Aesthetics & Navigation: Take a 5-10 person group and ask them to share their Top 3 websites. They should be industry neutral, and just good websites. Collect the list and ask your group why they like these sites. Look at the design features that are most appealing and applicable to your business and seek to copy them.

In the background, you also need to choose a content management platform (Wordpress is strongly recommended for ease of use, cost-effectiveness and SEO). Next, look at your web host company, and then start shopping around for a web designer and then a web developer (these are separate skills, believe it or not! They can be found together but more often not you'll need separate people).

Your answers to the above questions will enable you to build a complete picture of the web-site or careers site that will deliver on your corporate goals. Talk to us if you want further advice on where to go from here.

Have you commissioned a new recruitment website lately? Can you give any recommendations for your web designers and developers? Let us know in the comments.

Views: 881

Tags: checklist, customising, design, recruiter, recruitment, redesigning, site, website, your

Comment by Alasdair Murray on January 26, 2012 at 12:28pm

No mention of the all important ingredient of any good website - decent quality copy and a bit of creativity. So often us poor copywriters get asked to provide words to fill in a template that's already been designed by someone who knows nothing about recruitment or the message the recruiter is trying to get across. The best way to go about getting yourself a decent website is to address the points raised above then brief a writer to come up with a concept, a theme, an idea - something different to hang the whole site on.

Imagery of people shaking hands or a group round a boardroom table with beaming smiles on their faces is fine, except it's been done a thousand times (actually more like 50,000 times, probably more). We know it;s a people business, try and think laterally. What is your offering? How does it differ from others? What can set you apart and get you away from the cliches? Remember, copy first THEN template - and always look to be creative rather than predictable.

Comment by Sandra McCartt on January 27, 2012 at 9:18pm

Although you did provide a link to the original post of this blog it might be considerate to credit the author  Holly Fawcett   when you cut and paste, unless of course Holly is one of your fake identities..  Although not outright plagarism it appears somewhat disingenious to post it under your cartoon avatar without crediting the author and ask for comments.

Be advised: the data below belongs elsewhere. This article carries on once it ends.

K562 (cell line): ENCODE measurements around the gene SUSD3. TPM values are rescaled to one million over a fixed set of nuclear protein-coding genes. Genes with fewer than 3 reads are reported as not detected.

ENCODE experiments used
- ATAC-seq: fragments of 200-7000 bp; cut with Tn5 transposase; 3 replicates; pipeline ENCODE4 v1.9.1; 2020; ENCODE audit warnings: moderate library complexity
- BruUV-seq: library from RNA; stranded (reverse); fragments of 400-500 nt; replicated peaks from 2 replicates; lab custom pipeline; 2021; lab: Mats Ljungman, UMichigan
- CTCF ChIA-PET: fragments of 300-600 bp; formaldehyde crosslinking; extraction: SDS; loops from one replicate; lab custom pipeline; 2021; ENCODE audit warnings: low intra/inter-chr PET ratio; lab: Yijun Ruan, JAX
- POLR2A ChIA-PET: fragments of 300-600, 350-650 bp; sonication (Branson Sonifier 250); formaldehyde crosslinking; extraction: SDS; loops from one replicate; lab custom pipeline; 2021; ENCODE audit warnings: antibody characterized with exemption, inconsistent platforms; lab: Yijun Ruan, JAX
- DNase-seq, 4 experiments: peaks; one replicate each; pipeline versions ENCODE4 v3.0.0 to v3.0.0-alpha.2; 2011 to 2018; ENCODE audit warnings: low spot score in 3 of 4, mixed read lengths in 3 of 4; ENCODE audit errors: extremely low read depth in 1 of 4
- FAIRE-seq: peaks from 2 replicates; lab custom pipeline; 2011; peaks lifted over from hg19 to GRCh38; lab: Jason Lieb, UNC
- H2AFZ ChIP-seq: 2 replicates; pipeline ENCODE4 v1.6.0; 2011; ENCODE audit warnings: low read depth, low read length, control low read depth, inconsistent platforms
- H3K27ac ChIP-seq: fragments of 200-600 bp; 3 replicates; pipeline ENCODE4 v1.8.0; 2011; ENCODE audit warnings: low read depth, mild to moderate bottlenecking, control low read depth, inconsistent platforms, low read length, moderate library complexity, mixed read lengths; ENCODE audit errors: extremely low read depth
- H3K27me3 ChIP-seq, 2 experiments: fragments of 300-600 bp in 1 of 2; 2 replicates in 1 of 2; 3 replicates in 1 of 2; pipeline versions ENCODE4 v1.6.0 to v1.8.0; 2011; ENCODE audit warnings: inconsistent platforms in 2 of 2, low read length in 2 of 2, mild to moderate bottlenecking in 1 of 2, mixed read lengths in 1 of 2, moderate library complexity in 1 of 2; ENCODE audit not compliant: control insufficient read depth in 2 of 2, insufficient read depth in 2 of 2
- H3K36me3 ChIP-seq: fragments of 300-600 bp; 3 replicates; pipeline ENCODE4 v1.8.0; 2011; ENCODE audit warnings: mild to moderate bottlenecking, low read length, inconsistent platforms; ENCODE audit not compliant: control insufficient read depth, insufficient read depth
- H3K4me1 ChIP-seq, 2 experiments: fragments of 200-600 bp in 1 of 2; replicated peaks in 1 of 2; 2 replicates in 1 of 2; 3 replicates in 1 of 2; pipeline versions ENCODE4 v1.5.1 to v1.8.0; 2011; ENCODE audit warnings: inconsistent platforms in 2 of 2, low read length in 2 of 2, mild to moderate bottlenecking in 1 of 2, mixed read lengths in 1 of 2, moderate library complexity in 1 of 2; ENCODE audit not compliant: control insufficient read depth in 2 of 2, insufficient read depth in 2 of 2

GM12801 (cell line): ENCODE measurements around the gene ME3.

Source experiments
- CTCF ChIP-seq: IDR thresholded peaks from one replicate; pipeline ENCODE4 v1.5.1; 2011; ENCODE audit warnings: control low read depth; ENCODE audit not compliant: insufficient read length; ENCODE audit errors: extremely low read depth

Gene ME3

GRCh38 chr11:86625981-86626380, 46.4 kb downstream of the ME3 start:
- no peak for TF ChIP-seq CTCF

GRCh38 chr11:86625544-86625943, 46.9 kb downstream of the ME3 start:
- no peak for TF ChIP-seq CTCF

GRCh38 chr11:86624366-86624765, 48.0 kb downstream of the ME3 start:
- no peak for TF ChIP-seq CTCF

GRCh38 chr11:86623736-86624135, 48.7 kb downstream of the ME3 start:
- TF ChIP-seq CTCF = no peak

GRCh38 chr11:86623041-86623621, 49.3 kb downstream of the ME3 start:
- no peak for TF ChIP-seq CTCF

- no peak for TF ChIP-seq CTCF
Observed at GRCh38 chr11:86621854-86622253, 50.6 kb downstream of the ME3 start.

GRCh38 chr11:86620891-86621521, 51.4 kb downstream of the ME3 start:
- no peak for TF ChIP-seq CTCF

Comment by Johnny Campbell on January 28, 2012 at 12:20pm

@Alasdair: Very important ingredients indeed but in my experience too many people focus on nice copy without thinking about what the web-site is there for in the first place. I gather you are an experienced recruiter who helps to write copy for recruitment sites; something a lot of people should have a need for! Fair play. On the stock images, I 100% agree, nasty stuff. Companies should use their own staff, customers and clients; it always looks better.

@Sandra Always so lovely to have your input. Holly works with Social Talent and very kindly published my post from her work account whilst I was traveling. 

Comment by Sandra McCartt on January 28, 2012 at 12:36pm
You are so very welcome. Most of us publish under our own byline and are "social" enough to post from our mobile devices. Perhaps some "social training" is in order. But good of you to clarify. I'm all about full disclosure and transparency as it particularly relates to people being whom they say they are online.
Comment by Alasdair Murray on January 30, 2012 at 10:39am

Hi Johnny, thanks for the response. For the record though, I'm not, nor have I ever been a recruiter. I've had plenty as clients in my time but my background is as an advertising agency account director. I worked at several ad agencies that specialise in recruitment communications before setting up as a freelance copywriter back in 2001. Over the years I have worked with and handled the advertising/marketing for recruitment consultancies of all sizes from start ups to multi-nationals/global, plus a whole range of organisations in pretty much every business sector. My job when writing web content is indeed to identify what the site is there for and the message it needs to be emitting whilst trying to avoid cliches, both in words and imagery, as well as words like 'dynamic'.

Comment by Tracy TC on February 1, 2012 at 8:47pm

I'm probably one of the few people in the world experienced with recruiting, copywriting and web marketing.  =-)  Excellent post!  Functionality is way underrated in the corporate web world.  Alasdair is spot on, too.  Effective copywriting is a critical and underappreciated ingredient in the functionality mix, too.